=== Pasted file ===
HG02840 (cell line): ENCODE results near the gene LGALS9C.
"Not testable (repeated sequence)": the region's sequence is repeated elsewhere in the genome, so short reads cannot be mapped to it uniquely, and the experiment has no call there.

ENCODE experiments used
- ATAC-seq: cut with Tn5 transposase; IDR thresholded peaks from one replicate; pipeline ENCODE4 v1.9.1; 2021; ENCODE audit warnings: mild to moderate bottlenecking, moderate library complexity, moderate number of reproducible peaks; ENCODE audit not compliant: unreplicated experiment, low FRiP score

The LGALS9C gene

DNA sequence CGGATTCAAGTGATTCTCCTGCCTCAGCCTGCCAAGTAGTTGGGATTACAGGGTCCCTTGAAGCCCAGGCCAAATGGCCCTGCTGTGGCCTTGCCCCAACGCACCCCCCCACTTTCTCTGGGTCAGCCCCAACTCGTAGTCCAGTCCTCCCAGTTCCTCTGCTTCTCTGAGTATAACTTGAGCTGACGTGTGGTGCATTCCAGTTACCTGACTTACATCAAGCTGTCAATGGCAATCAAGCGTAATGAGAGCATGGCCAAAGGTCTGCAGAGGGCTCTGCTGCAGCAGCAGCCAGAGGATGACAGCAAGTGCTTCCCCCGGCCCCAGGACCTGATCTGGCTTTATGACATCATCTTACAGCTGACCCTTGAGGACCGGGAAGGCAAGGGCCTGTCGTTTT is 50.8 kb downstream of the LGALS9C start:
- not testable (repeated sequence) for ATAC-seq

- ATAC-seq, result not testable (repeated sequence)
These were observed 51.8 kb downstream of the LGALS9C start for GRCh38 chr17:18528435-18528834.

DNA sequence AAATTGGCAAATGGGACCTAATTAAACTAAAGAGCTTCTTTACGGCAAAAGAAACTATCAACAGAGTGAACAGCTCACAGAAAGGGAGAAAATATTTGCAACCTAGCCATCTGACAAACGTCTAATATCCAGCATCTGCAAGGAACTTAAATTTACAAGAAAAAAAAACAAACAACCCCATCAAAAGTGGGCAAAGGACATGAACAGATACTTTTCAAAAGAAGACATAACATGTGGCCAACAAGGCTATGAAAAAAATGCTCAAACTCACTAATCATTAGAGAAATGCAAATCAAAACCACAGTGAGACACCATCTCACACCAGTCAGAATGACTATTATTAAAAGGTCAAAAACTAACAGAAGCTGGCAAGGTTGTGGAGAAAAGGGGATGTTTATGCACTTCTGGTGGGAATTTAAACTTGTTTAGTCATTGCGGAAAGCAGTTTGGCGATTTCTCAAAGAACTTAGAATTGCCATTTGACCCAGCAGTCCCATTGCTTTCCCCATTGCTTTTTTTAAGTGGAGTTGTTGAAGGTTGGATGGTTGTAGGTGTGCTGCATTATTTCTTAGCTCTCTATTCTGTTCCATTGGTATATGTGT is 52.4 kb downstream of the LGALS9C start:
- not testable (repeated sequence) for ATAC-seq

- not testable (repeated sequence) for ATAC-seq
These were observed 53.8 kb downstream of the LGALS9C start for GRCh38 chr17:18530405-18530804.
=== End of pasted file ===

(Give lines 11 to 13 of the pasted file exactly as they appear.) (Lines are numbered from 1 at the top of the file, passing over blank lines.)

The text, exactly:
- not testable (repeated sequence) for ATAC-seq

- not testable (repeated sequence) for ATAC-seq
These were observed 53.8 kb downstream of the LGALS9C start for GRCh38 chr17:18530405-18530804.